Weekly Thought – January 17, 2017
Fred believed leadership was both science and art – skill and intuition. He spent most of his life studying great examples and applying them to his experiences and for the benefit of others.
Leadership More Than A Position
As the son of a preacher, I noticed a curious thing growing up. People in church leadership positions didn’t necessarily know how to lead.
My father pastored a number of small churches in Alabama, Kentucky, and Tennessee. Unfortunately, many of the people were inexperienced in management. Factory workers who ran plant machinery by day came to board meetings at night and tried to become executives. It didn’t work. Even in my early teens, I could sense the ineptness.
As employees, they had no experience in good leadership and they were incapable of offering anything to the church in the way of management skills. They assumed places of leadership without having leadership training. I watched day-laborers with warped ideas of what it meant become absolute dictators in the church.
One of these men would suddenly become chairman of the board. He did not know anything about organization, future planning, human dynamics, or vision. He didn’t practice organizational leadership in his job or even in his family. Yet suddenly he became a mini-mogul.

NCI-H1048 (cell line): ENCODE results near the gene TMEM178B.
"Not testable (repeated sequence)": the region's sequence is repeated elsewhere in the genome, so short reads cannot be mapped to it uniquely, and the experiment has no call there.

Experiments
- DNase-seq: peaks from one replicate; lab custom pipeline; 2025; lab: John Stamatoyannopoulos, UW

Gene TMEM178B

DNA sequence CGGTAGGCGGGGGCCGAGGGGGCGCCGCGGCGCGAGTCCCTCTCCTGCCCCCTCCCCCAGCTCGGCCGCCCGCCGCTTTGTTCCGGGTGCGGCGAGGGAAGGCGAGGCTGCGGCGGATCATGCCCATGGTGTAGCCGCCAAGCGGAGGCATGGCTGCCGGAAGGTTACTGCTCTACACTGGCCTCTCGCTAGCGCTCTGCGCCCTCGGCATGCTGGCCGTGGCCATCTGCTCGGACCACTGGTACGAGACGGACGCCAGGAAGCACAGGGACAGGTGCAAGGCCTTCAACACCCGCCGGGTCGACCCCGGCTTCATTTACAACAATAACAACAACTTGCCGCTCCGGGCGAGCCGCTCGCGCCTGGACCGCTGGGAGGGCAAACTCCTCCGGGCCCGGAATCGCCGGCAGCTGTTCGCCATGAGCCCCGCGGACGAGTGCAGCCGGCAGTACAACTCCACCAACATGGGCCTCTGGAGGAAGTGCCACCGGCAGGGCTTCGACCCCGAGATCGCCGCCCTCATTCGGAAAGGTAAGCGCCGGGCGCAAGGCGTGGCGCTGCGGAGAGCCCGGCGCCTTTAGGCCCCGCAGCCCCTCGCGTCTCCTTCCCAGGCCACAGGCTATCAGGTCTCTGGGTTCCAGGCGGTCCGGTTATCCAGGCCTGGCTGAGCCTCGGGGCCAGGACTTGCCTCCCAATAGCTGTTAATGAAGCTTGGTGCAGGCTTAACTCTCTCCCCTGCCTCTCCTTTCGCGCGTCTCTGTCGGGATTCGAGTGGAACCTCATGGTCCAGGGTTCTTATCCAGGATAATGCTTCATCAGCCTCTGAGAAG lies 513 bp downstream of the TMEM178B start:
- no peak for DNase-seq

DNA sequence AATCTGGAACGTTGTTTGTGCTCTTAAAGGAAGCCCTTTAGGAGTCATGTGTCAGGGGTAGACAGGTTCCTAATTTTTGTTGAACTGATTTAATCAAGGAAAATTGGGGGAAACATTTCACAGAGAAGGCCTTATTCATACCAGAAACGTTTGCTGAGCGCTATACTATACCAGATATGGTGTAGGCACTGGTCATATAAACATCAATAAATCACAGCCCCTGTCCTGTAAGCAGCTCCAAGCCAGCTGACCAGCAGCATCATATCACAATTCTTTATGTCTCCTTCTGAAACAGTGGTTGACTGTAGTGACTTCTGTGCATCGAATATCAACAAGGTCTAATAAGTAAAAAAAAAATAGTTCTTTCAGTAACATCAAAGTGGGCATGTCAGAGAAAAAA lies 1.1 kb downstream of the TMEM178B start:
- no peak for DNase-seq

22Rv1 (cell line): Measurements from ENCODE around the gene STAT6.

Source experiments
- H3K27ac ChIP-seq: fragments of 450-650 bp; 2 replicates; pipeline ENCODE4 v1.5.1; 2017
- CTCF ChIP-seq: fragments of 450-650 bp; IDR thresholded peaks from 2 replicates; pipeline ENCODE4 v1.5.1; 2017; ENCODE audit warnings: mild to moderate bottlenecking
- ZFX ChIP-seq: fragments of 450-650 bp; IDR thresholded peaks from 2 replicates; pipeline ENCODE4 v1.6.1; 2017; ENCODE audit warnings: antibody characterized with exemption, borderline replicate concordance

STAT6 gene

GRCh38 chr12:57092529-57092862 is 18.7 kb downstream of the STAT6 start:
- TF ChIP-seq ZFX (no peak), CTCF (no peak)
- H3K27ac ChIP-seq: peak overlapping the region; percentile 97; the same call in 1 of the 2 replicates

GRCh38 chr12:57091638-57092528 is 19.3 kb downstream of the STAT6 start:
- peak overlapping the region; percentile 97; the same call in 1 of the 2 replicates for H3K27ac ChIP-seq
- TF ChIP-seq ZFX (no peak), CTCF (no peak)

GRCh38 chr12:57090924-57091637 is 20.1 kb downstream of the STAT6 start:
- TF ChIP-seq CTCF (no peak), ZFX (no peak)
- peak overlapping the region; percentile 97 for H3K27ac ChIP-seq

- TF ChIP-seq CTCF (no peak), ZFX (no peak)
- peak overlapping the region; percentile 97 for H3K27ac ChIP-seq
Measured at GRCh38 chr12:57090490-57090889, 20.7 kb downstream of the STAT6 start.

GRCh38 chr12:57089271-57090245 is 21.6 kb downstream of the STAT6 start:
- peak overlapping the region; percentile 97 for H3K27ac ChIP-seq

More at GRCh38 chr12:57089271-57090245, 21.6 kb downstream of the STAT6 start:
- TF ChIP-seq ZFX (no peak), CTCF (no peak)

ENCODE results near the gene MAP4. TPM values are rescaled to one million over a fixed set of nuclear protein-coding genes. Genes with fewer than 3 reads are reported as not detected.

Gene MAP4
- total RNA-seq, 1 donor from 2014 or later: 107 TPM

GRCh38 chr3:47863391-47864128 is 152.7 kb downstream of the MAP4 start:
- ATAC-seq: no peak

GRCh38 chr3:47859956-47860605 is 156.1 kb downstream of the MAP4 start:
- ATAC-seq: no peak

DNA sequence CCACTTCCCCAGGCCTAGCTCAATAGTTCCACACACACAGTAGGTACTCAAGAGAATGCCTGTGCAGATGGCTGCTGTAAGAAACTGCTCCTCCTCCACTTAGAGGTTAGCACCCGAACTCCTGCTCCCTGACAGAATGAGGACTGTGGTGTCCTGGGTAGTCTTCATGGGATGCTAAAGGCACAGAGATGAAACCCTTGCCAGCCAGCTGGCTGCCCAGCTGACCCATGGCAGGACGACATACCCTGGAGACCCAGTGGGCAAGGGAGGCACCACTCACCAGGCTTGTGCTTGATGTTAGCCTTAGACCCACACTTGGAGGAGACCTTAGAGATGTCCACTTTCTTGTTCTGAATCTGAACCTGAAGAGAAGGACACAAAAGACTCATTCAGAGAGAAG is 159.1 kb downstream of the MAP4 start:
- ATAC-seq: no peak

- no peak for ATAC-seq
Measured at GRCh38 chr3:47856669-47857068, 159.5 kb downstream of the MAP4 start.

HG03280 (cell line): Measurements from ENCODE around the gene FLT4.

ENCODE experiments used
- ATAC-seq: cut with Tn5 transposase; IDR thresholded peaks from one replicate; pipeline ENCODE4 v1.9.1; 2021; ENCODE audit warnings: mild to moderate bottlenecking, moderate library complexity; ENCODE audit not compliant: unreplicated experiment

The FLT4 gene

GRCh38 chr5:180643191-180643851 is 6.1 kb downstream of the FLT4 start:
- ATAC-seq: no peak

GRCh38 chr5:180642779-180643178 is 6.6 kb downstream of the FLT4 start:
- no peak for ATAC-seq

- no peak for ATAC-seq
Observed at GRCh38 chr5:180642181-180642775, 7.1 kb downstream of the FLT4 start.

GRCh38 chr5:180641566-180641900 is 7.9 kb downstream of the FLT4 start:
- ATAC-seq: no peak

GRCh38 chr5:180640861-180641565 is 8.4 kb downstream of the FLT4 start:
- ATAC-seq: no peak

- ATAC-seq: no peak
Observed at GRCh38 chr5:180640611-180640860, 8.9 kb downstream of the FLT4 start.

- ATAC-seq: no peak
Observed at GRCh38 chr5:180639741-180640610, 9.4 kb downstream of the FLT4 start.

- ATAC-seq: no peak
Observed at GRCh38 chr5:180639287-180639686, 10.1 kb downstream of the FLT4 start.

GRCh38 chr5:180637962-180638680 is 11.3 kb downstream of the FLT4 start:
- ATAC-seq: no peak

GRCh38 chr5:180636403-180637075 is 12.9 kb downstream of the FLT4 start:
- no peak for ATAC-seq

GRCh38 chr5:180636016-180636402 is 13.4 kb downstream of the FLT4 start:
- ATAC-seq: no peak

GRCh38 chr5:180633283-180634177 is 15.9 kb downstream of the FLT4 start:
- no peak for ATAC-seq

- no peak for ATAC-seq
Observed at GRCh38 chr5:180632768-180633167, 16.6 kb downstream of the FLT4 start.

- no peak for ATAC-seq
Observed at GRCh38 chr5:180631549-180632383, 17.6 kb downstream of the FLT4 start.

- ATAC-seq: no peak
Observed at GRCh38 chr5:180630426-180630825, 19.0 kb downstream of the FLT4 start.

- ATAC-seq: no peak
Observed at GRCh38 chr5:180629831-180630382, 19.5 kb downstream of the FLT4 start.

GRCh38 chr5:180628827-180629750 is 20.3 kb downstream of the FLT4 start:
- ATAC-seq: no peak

Worse yet, most of these people failed to recognize their lack of training or ability. They assumed the title and the position gave them the authority they needed. They did not understand leadership is a function. It isn’t license to order others around, but it is a service performed for the good of the whole group.
I struggled as I watched my Godly, people-oriented pastor father defeated over and over by his lack of political and management skills. He was revered as the “padre of the slums” in the mill district of Nashville where he pastored for years. I saw him outmaneuvered and broken down by the power brokers, even in a small church.
My mother was the manager. She saved us from starvation in the depression era. She stretched $125 per month my father earned to feed all seven of us. How I wished that church leaders had the organizational skills of my mother.
These experiences convinced me of the value of an orderly way of doing things. I grew up wanting to be a leader – not just to occupy a position of leadership, but to perform capably.
This week think about: 1) Why do I want to be a leader? 2) Who demonstrates the true nature of leadership? 3) How can I recognize leadership talent and provide training?
Words of Wisdom: “It (leadership) isn’t license to order others around, but it is a service performed for the good of the whole group.”
Wisdom from the Word: “Elders who provide effective leadership must be counted worthy of double honor, especially those who work hard in speaking and teaching.” (1 Timothy 5:17 NET Bible)